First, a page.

Lickety-Split

Dear Reader:

As I was watering yesterday the card tag fell off the planter-written on the yellow petunias card was Proven Winner-” Lickety-Split.”

I started smiling to myself … I hadn’t heard that expression in a long time-though it was a favorite of mother’s trying to get all three of us children ready for school each day.

The expression dates back to the mid-1800’s… the origin includes a popular item of the time known as a ” licket rag.” Before the invention of paper towels … licket rags would clean up a spill with one ” lick” in a ” split ” second… as fast as ” Lickety-split. ”

I feel sure I used the same expression on my own children growing up-but these days I am free to do more ” moseying” than ” Lickety-splitting!” Deadlines are at a precious minimum, meetings pretty much non-existent which leaves me in the loveliest period of my life to date-my Just Being stage of life!

And right now my being is heading to John and Mandy’s with Doodle and Harvey for a Memorial Day barbecue! Life is fun again!

So until tomorrow… May we all find that special time in our lives when ” dead-ends” turn into ” life-ends.”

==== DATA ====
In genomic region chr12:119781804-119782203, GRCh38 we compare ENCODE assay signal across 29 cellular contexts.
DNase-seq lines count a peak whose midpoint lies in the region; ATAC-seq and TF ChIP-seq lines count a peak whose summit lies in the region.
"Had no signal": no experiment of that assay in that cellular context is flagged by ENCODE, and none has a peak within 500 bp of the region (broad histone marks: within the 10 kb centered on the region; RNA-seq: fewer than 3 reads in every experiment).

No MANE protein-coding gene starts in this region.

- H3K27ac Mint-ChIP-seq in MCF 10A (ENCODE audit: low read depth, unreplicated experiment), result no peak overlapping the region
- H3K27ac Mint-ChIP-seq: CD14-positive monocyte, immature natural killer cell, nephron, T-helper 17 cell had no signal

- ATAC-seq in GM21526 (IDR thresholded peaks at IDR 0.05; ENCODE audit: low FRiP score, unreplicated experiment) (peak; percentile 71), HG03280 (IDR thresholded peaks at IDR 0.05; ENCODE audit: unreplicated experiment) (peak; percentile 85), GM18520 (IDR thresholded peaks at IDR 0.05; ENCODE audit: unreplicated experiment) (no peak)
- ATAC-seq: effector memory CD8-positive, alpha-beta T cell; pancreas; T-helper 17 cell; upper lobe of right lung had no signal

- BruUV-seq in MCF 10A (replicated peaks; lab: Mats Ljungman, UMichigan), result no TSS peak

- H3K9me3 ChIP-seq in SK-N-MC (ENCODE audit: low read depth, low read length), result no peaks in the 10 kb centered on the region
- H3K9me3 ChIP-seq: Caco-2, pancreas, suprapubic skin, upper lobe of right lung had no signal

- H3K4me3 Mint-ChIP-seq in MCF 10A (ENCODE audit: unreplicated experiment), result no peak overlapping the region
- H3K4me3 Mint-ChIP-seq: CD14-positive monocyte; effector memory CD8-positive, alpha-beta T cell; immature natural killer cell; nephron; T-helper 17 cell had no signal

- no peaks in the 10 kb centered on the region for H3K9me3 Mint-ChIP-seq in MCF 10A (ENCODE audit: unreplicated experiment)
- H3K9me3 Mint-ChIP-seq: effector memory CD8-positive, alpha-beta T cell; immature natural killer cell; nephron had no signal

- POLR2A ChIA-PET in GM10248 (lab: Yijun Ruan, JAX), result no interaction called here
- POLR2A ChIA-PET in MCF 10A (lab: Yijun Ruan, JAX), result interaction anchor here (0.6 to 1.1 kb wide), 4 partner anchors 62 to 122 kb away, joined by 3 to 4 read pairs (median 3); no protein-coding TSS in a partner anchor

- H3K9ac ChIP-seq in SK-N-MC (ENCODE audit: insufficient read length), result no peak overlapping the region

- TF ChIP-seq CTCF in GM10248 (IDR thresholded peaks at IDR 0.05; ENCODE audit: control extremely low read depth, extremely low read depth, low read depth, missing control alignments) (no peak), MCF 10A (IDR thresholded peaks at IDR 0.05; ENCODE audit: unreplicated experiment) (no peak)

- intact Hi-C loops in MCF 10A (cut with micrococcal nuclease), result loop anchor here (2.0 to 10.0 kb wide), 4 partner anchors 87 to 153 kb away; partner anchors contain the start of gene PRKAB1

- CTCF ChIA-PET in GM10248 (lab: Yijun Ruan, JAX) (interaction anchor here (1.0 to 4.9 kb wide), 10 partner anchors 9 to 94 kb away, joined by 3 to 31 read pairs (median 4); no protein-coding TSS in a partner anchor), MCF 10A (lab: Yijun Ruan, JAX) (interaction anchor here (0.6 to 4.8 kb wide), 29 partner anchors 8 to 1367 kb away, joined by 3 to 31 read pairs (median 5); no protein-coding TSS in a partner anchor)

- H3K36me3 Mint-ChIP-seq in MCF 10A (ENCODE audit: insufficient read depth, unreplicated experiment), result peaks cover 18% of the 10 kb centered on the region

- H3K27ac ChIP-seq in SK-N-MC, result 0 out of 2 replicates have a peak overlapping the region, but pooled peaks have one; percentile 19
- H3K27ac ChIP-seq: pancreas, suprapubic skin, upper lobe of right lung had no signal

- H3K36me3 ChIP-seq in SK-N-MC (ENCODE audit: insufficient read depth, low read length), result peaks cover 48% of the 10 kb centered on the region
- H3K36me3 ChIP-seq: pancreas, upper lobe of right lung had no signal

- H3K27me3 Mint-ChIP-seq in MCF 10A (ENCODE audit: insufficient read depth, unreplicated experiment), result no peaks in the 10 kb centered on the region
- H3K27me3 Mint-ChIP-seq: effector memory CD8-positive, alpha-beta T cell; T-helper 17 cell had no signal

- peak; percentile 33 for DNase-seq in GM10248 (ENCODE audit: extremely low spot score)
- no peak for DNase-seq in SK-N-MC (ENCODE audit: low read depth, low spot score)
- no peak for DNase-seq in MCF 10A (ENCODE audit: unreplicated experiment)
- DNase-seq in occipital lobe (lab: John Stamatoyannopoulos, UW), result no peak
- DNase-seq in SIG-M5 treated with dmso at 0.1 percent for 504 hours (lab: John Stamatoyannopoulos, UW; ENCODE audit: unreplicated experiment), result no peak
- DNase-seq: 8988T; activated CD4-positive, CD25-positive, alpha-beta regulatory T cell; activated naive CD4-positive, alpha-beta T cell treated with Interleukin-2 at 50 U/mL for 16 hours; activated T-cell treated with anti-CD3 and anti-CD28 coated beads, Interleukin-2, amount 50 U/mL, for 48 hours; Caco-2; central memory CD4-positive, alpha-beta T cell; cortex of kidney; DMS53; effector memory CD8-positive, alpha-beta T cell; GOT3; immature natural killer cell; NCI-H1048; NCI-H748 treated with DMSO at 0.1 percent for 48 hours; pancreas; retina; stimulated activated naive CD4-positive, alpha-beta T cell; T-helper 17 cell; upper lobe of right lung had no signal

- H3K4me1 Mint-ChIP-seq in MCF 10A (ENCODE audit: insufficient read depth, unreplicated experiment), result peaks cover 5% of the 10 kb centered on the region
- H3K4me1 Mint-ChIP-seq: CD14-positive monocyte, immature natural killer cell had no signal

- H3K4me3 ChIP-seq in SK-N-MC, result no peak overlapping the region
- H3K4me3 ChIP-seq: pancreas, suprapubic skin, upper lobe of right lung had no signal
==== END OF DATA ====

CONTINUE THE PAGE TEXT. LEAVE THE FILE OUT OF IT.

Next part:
” Today is my favorite day” Winnie the Pooh

Happy news-Ashley got home a couple of days ago in time for the holiday weekend! Thank all of you for the prayers!

About Becky Dingle

I was born a Tarheel but ended up a Sandlapper. My grandparents were cotton farmers in Laurens, South Carolina and it was in my grandmother’s house that my love of storytelling began beside an old Franklin stove. When I graduated from Laurens High School, I attended Erskine College (Due West of what?) and would later get my Masters Degree in Education/Social Studies from Charleston Southern. I am presently an adjunct professor/clinical supervisor at CSU and have also taught at the College of Charleston. For 28 years I taught Social Studies through storytelling. My philosophy matched Rudyard Kipling’s quote: “If history were taught in the form of stories, it would never be forgotten.” Today I still spread this message through workshops and presentations throughout the state. The secret of success in teaching social studies is always in the story. I want to keep learning and being surprised by life…it is the greatest teacher. Like Kermit said, “When you’re green you grow, when you’re ripe you rot.”
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